Autistic attention to detail! - is noticing the unnoticeable superfluous, or is it more important than we think?
Posted by Jasper Lee on Wednesday, August 3, 2011
You tell your dog you’re taking him for a walk. Then you disappear for an hour to do something else, and when you return, you expect him to recognise that, like you, he thinks that no time has passed at all! You haven’t noticed that anything’s wrong, but you can bet your life your dog has!
Being autistic sometimes involves noticing what others don't notice. The smaller details often leap out at you while the bigger stuff gets left behind. And wile you're busy getting obsessed with people making promises and not delivering, perhaps someone's black finger nail or a person's right ear lobe, or even a hair curling out of someone's eyebrow, you're probably missing what you're supposed to be paying attention to.
I'm not too sure that ignoring finer detail is so bad, having found on numerous occasions that the smaller things can actually cause one to look more sharply at what a person is actually doing - which goes unnoticed to most neuro-typicals.
That not only means that I’ll know how to respond in a more realistic fashion, but more importantly, I won’t be fooled into thinking something’s going on socially that isn’t! (Most people want you to believe something’s going on when often nothing’s actually happening at all!)
I am lucky those things I refer to as "my signals" help me fine-tune the finer details, and as an aspie these give me valuable insights as I end up seeing the bigger picture plus being fully aware of the smaller pics at the same time. Although I have Asperger's Syndrome, which puts me out of the bigger picture, my signals, technically a synaesthetic ability, put me very much in the picture. (I know all the ins and outs get confusing but bear with me!)
Autistic individuals aren't deemed too clever at reading body language. But look at it this way: if we're focusing on the weird finger nail that looks larger than life, might not the finger nail be saying something crucial to us? As individuals with autism, we might find that we are able to read into the detail we're focusing on and don't therefore have to see whether the person who belongs to the finger nail is smiling, sad or communicating some social cue to us which we don't know how to respond to. We might just find we can utilise the way we see things personally which could help us meet the person we're communicating with in our own way.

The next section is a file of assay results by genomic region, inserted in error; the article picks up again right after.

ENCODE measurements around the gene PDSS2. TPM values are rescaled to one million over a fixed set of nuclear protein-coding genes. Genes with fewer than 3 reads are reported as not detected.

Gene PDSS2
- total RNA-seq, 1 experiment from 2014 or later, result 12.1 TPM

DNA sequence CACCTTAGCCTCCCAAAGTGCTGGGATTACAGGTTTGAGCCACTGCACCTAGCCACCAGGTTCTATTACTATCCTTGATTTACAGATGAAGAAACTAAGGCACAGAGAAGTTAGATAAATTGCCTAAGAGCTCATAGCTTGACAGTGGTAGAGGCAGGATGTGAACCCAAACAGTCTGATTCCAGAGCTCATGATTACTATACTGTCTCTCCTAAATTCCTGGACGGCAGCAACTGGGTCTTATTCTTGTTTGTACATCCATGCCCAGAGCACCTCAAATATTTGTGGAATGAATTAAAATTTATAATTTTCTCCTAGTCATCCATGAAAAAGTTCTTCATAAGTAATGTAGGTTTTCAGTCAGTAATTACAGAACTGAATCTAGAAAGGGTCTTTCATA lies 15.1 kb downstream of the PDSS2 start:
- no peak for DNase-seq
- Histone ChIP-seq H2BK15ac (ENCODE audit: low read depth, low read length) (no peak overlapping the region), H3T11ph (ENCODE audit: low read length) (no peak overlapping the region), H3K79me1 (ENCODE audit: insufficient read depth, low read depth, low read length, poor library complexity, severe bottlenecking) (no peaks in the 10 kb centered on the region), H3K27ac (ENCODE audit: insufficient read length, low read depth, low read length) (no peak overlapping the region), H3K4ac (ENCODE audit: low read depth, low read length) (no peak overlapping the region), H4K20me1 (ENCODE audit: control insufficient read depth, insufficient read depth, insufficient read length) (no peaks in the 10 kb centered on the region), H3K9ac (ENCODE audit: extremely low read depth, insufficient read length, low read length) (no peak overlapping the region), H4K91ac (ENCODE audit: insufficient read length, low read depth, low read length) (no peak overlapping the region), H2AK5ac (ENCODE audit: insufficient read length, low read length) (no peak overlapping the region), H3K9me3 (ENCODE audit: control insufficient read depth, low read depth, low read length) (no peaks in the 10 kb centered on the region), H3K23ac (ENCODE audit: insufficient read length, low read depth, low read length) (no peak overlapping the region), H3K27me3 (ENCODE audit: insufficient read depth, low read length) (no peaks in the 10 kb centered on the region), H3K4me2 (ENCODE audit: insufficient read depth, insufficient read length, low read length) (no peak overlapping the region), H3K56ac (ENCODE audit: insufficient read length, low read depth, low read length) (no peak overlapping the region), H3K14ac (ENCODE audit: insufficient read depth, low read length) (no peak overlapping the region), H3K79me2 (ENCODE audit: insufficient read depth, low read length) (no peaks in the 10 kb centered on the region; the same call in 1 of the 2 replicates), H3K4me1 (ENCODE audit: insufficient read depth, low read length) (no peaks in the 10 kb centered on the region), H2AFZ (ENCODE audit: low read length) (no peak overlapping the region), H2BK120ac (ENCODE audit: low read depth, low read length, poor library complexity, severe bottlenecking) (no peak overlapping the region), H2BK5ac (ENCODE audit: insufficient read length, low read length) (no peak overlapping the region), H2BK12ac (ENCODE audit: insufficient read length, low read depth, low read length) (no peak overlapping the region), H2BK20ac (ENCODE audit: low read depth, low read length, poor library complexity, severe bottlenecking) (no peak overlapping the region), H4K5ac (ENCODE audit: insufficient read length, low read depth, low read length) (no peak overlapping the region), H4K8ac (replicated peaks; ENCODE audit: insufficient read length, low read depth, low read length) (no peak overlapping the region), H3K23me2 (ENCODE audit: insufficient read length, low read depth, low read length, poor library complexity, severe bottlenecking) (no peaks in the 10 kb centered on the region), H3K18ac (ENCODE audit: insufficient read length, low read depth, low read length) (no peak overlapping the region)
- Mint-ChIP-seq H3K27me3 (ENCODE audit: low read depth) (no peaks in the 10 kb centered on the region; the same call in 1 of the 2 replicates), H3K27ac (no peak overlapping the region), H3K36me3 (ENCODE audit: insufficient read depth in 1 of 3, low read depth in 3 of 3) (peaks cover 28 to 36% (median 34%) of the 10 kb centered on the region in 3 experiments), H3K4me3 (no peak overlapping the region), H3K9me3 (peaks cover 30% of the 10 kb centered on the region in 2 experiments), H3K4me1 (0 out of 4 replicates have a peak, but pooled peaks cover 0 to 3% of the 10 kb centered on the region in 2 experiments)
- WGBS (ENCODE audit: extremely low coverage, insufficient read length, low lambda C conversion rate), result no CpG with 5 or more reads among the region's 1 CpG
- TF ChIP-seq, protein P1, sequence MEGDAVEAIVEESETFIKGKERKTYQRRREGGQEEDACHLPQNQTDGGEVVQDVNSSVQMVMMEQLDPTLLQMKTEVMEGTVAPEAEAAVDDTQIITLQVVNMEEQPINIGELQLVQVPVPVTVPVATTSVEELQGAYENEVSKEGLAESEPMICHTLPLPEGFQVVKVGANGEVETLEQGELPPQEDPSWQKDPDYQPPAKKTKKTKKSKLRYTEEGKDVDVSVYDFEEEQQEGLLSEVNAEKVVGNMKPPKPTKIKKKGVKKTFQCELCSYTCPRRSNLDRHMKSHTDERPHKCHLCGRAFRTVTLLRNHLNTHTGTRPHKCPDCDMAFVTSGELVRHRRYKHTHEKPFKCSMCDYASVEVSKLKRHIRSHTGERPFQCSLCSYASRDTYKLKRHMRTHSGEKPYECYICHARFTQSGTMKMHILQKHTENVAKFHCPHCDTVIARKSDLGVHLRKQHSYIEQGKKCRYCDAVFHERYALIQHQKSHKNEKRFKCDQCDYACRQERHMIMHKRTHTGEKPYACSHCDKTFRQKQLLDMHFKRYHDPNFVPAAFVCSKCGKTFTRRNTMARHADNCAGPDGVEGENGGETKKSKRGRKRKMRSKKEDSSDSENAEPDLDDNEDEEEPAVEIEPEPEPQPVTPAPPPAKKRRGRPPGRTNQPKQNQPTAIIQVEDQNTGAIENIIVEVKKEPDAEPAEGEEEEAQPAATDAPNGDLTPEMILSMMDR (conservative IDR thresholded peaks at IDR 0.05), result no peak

There is a lot we HFA's can learn about this, but not in the way we're often told to learn it, because most of the time we're taught by neuro-typicals, and unless they're also able to see the finer details, neuro-typicals don't always identify with an autistic perspective. We may seem to be quite a different species at times, but we can afford to be proud of all that we are.
Let's remember that body language and reading it, apart from being age-old, is or should be important for everyone, not just autistic people. Most of us, whether autistic or neuro-typical, can respond well to body language, but we don't always acknowledge that it's happening because we're always taught we should be doing something else, and not noticing what's going on.
My forthcoming book deals with the intricacies of social skills, what they're all about in reality, and the fact that no actually knows what social skills really are!
Animals react to bod language instinctively and many individuals with autism respond more easily to animals because of the absence of cryptic messaging. Saying what we mean and meaning what we say is essential in any situaiton. Animals always say what they mean and mean what they say.
The question isn’t how we can get autistic people to stop focusing on the finer details, it’s more how we can get neuro-typicals to start focusing. How do we encourage them to consider that the finer detail may be more relevant in social communication than we think? I see so much of the cryptic language spoken on my daily travels, I haven’t a clue (literally) how so many people manage to communicate with each other, i.e. if you say “walkies” to a dog, he will take you seriously, get excited and wait at the door. If you say “walkies” and then disappear for half an hour to get involved in something else and forget the dog, you’re going to have a very saddened and frustrated dog on your hands as well as the effects of a cryptic message. Dogs are not less intelligent. They merely ask you to deliver what you’re promising, just as people with autism do.
Try looking at the finer detail next time you’re talking to someone. The way we’re taught to interact socially all needs reworking. And that’s what I’m suggesting in my latest book. We who are autistic can work together on this and make it easier on ourselves when we’re having to go out there and do what we always dread doing! Communicating and socialising!
Contact me if you want support in social interaction or need any help. Long live the finer detail!